Sunday, April 20, 2008

What do visitors want to know about objects??

Spent a few interesting days with the folks from the Museum of the Confederacy, Richmond, VA. We spoke about the kinds of questions visitors have about objects. Across a few studies now I have found rather consistent questions that keep arising for natural history and anthropological objects.

From natural history specimens people want to know:

  • What is it?
    • scientific name
    • everyday name/description
  • Where did it come from:
    • and when was it found
    • distribution
  • The 'museum' things:
    • how is it preserved
    • why is it in a museum? what is it used for?
    • is it real?
  • What is it related to that's familiar to me?

From anthropology objects they want to know:

  • What is it made of?
  • How is it used?
  • What is it used for?
  • How often is it used?
  • What is the symbolism of it?
  • How old is it?
  • Is it still used today? If not, what is?
  • Who were/are the people and what are their stories?

Madge showed me a document she had worked on for an art museum that had also looked at this issue. The Harvard MUSE project (Museums United with Schools in Education) suggested a framework for classifying (and therefore writing labels about) artworks which I think translate across a wide range of museums:

  • Logical – how was the object made?
  • Aesthetic – how does it work together with other objects?
  • Narrative – what are the stories surrounding the object: social, historical and personal (I would also add perhaps scientifically for natural history objects)?
  • Foundational – what are the big philosophical questions that place the object within a context?
  • Experiential – what can be created in response to looking at the object (I would also add what new information, connections and meanings can be made in response to the object)?

While all the above are useful as ways of thinking about placing objects in physical exhibitions, they also have relevance I believe to how a museum might "display" their object online via their websites or through Flickr – perhaps a set of guiding principles??


Michael said...

Hi Lynda -

Definitely a good start - I think for art based works (and from my angle: moving image based works...) there are other questions about representation and creation of the object itself.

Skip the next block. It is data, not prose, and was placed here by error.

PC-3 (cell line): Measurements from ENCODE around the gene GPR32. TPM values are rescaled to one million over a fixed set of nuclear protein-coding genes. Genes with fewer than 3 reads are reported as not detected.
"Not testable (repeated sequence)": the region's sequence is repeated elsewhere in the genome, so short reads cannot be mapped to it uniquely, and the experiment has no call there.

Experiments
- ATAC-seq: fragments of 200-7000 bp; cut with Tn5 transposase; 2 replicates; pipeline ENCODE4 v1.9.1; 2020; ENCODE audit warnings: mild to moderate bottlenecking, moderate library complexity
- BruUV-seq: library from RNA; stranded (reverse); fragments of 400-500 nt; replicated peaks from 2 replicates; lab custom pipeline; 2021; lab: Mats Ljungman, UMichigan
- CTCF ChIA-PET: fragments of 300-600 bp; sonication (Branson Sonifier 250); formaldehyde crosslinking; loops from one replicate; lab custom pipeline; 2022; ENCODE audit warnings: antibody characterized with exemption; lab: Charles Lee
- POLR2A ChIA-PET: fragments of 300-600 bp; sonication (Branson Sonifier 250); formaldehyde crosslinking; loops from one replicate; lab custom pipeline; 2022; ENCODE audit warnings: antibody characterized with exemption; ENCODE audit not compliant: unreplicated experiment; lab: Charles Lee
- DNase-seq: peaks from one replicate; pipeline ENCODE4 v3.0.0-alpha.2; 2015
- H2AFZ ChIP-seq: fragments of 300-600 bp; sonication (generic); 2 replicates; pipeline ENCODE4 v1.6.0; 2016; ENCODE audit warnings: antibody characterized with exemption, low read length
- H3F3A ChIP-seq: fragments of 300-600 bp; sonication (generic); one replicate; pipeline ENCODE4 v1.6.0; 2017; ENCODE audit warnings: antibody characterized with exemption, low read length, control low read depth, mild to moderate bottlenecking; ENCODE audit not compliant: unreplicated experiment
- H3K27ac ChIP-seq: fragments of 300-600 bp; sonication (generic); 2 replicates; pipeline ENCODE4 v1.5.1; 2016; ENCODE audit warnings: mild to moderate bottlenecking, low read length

The 3D session at MW2008 raised some interesting questions on the 3D/scanning/digitisation of objects - and I think it's an interesting issue to look at as we all start to think beyond just presenting a 2D images of these objects. For moving image - it's even more complex: what does it mean to make available screen grabs, or segments, or the whole work? And in all cases - what formats should they be available in?

On the creative angle -what role do the makers of these works play in their interpretation? The session on preservation of new media explored notions of what it means to register these kinds of works in our collections - and focussed on the need for artist/creator input - this is the kind of data that will increasingly be contained in our collection databases - So I'd add something along the lines of 'creation' to these kinds of groupings - it fits somewhat into the 'foundational' label - but methinks warrants another categorisation.


LyndaK said...

Thanks Michael. I think your comments about representation and creation are spot on.

Some time ago we did a study with visitors about Pacific objects. We found that they really wanted to know about the meanings behind the objects in terms of cultural, spiritual, historical and personal meanings. In this case the object makers' stories (such as a community member) were of primary interest and with the more readily available technologies, such as sound recorders, these kinds of intangible aspects are much easier to capture and, therefore, make widely available.

Regarding the Museums and the Web papers I'm assuming you're referring to the following(have embedded links for others to find):
* New Media Art in Museum Collections
* Ethnographic Methods and New Media Preservation

Michael Parry said...

...and the 3D one from from a mini-workshop - paper here